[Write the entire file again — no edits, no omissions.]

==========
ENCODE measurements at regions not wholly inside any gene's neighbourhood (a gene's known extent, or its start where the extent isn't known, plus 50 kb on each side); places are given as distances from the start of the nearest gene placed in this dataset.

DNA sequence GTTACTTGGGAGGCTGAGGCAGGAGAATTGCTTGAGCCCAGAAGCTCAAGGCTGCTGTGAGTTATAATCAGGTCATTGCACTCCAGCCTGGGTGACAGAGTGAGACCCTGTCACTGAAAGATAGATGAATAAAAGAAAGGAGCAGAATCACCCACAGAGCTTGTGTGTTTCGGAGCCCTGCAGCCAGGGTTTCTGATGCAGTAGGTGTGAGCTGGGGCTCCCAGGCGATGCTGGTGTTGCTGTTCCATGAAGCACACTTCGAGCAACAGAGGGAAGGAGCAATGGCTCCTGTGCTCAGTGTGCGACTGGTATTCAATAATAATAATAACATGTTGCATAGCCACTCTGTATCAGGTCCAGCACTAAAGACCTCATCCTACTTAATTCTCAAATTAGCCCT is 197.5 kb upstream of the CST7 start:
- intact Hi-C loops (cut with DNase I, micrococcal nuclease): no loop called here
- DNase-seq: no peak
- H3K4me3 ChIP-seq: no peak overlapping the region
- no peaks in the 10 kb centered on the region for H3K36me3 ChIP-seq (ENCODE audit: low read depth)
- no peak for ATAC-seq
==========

ENCODE measurements at regions not wholly inside any gene's neighbourhood (a gene's known extent, or its start where the extent isn't known, plus 50 kb on each side); places are given as distances from the start of the nearest gene placed in this dataset.

DNA sequence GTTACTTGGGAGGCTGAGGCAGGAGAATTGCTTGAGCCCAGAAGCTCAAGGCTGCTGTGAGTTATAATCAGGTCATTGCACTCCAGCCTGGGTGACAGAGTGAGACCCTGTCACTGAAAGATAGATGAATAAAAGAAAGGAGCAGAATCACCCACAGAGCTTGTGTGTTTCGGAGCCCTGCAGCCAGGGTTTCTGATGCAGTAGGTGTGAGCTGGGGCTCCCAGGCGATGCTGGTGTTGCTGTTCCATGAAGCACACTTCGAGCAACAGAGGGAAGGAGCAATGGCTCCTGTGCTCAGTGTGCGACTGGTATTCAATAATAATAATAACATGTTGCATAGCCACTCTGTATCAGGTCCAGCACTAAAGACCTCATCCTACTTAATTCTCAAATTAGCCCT is 197.5 kb upstream of the CST7 start:
- intact Hi-C loops (cut with DNase I, micrococcal nuclease): no loop called here
- DNase-seq: no peak
- H3K4me3 ChIP-seq: no peak overlapping the region
- no peaks in the 10 kb centered on the region for H3K36me3 ChIP-seq (ENCODE audit: low read depth)
- no peak for ATAC-seq